Election observers say the situation is only going to get worse for Biden and Democrats in general, as the pinch felt at the gas pump starts to take a bite out of what little support Democrats can still count on. Few voter concerns do as much damage as pocketbook issues, and high gas prices are some of the most publicly visible and painful reminders that Democrat energy policy is failing America.
The Wall Street Journal poll reflects this, too, with 50 percent of those surveyed more concerned about the U.S. economy than the war in Ukraine. Perhaps more confounding for Democrats is the fact that while Americans actually support harsher sanctions on Russia, they acknowledge those sanctions will lead to higher energy prices.
Biden is caught between a rock and hard place, because Americans want him to do more to stop Russia, even if it hurts their own pocketbooks. But the Wall Street Journal polls shows those same voters are ready to blame Biden and Democrats for those cost increases because they believe Repubicans are better at handling the economy, inflation and rising costs.
DeSantis re-election chess board is set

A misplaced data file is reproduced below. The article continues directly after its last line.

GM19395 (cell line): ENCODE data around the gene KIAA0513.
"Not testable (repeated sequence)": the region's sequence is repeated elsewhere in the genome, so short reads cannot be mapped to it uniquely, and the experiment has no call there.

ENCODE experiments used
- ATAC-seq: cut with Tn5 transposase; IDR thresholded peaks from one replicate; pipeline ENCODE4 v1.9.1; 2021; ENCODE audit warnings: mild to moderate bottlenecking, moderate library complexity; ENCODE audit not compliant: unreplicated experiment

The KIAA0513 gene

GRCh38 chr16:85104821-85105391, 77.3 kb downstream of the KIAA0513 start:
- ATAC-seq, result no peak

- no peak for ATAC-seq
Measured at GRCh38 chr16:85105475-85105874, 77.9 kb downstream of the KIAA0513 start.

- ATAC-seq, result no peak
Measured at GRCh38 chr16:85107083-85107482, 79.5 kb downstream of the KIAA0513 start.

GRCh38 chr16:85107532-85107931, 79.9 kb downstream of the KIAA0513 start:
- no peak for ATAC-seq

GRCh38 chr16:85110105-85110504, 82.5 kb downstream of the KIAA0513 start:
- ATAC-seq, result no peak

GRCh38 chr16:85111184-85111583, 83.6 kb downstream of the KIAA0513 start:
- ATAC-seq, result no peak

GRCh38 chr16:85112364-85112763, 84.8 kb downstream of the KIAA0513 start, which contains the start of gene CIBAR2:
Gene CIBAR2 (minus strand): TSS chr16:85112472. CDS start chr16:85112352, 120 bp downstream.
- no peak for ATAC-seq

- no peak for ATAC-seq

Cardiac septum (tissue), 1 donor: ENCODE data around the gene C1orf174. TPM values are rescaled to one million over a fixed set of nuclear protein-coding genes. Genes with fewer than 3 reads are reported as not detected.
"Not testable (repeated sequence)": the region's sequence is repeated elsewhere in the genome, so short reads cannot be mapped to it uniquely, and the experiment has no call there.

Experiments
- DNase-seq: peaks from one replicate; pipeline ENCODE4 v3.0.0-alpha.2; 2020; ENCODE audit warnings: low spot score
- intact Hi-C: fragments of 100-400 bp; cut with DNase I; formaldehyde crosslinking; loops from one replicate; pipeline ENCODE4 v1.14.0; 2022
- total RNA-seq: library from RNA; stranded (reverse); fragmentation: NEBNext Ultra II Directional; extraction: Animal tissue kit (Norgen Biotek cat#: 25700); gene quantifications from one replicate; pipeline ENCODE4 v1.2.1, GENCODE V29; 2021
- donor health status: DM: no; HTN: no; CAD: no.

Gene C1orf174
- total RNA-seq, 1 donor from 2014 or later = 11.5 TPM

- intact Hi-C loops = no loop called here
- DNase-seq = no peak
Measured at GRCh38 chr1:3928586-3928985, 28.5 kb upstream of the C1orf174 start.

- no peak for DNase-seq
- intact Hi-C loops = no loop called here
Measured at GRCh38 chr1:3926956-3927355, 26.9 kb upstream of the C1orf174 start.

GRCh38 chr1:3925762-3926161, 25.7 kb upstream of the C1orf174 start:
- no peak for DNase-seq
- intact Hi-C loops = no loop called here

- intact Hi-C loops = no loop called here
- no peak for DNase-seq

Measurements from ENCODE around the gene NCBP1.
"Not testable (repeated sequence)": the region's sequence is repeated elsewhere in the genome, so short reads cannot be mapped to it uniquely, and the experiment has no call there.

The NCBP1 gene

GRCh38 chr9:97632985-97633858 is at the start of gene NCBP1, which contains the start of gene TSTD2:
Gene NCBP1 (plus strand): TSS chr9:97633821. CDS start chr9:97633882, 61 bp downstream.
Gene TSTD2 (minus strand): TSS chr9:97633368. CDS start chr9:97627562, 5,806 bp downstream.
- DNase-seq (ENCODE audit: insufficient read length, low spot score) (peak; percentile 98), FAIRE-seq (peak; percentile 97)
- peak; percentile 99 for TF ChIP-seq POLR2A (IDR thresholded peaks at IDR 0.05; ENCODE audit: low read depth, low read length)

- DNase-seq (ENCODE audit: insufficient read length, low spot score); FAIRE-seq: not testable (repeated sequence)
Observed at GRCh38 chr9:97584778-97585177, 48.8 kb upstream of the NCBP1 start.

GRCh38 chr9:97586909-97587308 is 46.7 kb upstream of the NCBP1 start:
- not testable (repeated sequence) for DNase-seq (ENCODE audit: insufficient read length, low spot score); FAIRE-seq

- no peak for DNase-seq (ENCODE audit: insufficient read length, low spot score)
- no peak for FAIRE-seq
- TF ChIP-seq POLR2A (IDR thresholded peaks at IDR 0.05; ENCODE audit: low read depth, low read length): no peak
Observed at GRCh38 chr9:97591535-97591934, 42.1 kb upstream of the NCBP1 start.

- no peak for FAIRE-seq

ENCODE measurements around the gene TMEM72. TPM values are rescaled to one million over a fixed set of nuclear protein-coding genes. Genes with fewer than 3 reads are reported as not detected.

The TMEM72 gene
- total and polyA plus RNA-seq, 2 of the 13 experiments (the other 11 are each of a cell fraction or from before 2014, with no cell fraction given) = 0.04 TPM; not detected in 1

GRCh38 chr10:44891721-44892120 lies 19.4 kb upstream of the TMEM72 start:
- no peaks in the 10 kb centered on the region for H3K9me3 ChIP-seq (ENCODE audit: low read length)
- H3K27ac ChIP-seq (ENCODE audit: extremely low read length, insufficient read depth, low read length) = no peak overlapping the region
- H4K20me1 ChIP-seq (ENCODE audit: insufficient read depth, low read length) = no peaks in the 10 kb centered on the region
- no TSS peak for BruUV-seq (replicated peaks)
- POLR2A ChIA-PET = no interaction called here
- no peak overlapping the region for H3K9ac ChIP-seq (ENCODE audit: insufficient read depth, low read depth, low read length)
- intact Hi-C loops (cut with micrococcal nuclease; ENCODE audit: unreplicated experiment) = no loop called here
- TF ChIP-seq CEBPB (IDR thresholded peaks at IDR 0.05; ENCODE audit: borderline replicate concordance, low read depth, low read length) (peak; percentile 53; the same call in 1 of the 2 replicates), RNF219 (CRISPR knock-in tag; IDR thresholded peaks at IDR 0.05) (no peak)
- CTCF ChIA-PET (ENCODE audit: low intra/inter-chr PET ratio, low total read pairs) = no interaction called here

On Monday afternoon, the Florida legislature is expected to vote on a $112.1 billion spending plan and send a package of bills to Governor Ron DeSantis that will help him position his campaign chess pieces on the board and keep Democrats in check through November.
But before we unpack some of the weapons in DeSantis’s re-election arsenal, it’s worth mentioning that unlike President Biden, DeSantis is significantly more insulated against any voter blowback on gas pump prices. Gasoline pump prices have risen slower in Florida than in 33 other states. In the Sunshine State, gas prices are up 54 cents. But in nearby Georgia, prices are up 72 cents, and Alabama leads the nation with the highest spike with motorists paying 74 cents more per gallon than last month.
DeSantis enters the election cycle with close to $100 million in cash parked in his Friends of Ron DeSantis war chest, a number that dwarfs even the self-funded, record breaking, juggernaut gubernatorial campaigns of Rick Scott in 2010 and 2014.